Using iChat Theater

iChat Theater allows applications to send additional audio and video tracks during an AV chat. You can use any NSView as a prebuilt video source or provide the auxiliary video through periodic callbacks for individual frames. Audio is provided through an audio device and channels.

Before implementing a video source, you should select the buffer type—a pixel buffer or an OpenGL buffer—that is most efficiently filled by your application during a callback. The pixel buffer is filled in the main memory—by the CPU rather than the GPU. If you are rendering content using OpenGL, then you typically use the OpenGL buffer.

There are several steps involved in using iChat Theater in your application:

  1. Set the video data source and any video options.

  2. If you are not using an NSView object as the video source, implement the callbacks that provide individual video frames.

    If you're using pixel buffers, implement the pixel buffer methods using Core Video. If you're using OpenGL, implement the OpenGL methods.

  3. Create audio channels and manage them using Core Audio.

  4. Use the start and stop methods to control the video playback.

  5. Register for state change notifications.

    You must register for notifications to establish a connection to iChat Theater.

The rest of this article explains how to do each of these steps. Read the Using Views as Video Data Sources article for details on how to use an NSView object as the video data source. Read the Using Pixel Buffers and Using OpenGL Buffers articles for details on implementing the IMVideoDataSource protocol.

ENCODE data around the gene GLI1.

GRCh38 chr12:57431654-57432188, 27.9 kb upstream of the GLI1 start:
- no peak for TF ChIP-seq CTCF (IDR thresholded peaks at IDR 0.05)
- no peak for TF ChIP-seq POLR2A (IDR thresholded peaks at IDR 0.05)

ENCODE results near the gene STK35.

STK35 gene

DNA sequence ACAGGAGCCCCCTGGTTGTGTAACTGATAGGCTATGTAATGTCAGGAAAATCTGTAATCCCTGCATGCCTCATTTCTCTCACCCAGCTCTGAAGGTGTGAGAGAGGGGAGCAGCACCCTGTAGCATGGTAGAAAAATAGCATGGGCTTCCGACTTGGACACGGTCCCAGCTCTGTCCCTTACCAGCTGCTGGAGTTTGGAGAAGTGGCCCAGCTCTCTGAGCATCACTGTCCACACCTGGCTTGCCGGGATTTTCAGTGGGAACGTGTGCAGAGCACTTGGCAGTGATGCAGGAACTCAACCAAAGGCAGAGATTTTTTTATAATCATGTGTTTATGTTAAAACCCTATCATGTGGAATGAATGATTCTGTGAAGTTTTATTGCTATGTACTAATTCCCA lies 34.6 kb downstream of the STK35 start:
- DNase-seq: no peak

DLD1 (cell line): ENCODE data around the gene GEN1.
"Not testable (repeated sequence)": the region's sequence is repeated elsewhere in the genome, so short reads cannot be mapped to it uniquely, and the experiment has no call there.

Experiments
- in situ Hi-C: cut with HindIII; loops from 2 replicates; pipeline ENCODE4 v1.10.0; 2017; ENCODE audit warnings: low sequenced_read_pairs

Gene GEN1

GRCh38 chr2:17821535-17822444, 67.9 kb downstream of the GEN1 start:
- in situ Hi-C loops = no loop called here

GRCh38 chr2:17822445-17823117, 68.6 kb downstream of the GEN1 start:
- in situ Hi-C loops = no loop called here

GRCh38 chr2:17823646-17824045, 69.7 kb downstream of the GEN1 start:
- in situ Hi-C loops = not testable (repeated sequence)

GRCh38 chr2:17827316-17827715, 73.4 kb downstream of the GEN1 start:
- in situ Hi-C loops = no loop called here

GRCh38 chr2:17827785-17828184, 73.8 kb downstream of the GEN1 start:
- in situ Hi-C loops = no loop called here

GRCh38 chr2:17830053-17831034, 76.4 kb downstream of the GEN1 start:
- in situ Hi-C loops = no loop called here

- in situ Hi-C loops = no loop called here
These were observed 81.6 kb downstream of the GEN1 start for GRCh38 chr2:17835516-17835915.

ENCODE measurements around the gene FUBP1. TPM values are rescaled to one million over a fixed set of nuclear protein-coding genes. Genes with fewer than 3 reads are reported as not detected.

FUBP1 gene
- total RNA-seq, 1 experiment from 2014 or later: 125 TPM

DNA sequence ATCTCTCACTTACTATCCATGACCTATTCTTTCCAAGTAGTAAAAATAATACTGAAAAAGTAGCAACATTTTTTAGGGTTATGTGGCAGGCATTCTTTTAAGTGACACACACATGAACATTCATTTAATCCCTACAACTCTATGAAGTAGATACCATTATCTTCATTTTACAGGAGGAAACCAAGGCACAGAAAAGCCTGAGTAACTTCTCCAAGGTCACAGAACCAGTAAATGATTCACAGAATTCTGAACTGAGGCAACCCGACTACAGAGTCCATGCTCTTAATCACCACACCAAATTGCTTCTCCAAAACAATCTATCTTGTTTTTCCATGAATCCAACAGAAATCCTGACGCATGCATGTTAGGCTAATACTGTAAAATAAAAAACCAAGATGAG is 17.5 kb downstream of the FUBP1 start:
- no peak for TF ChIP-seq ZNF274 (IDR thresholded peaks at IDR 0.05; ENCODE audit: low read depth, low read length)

Getting the Manager

The first step in using iChat Theater is to get the shared manager object that controls auxiliary audio and video playback. The sharedAVManager class method returns the shared IMAVManager object. This code fragment gets the state of the shared IMAVManager object:

IMAVManagerState state = [[IMAVManager sharedAVManager] state];

See IMAVManager Class Reference for descriptions of the different states returned by the state method.

Setting the Video Data Source

Your application provides the auxiliary video content that is sent over iChat Theater. This is accomplished using a delegation model. You set a video data source object that conforms to a defined protocol and the Instant Message framework sends a message to the data source object when it needs the next video frame. Hence, messages are sent periodically to your video data source object during playback.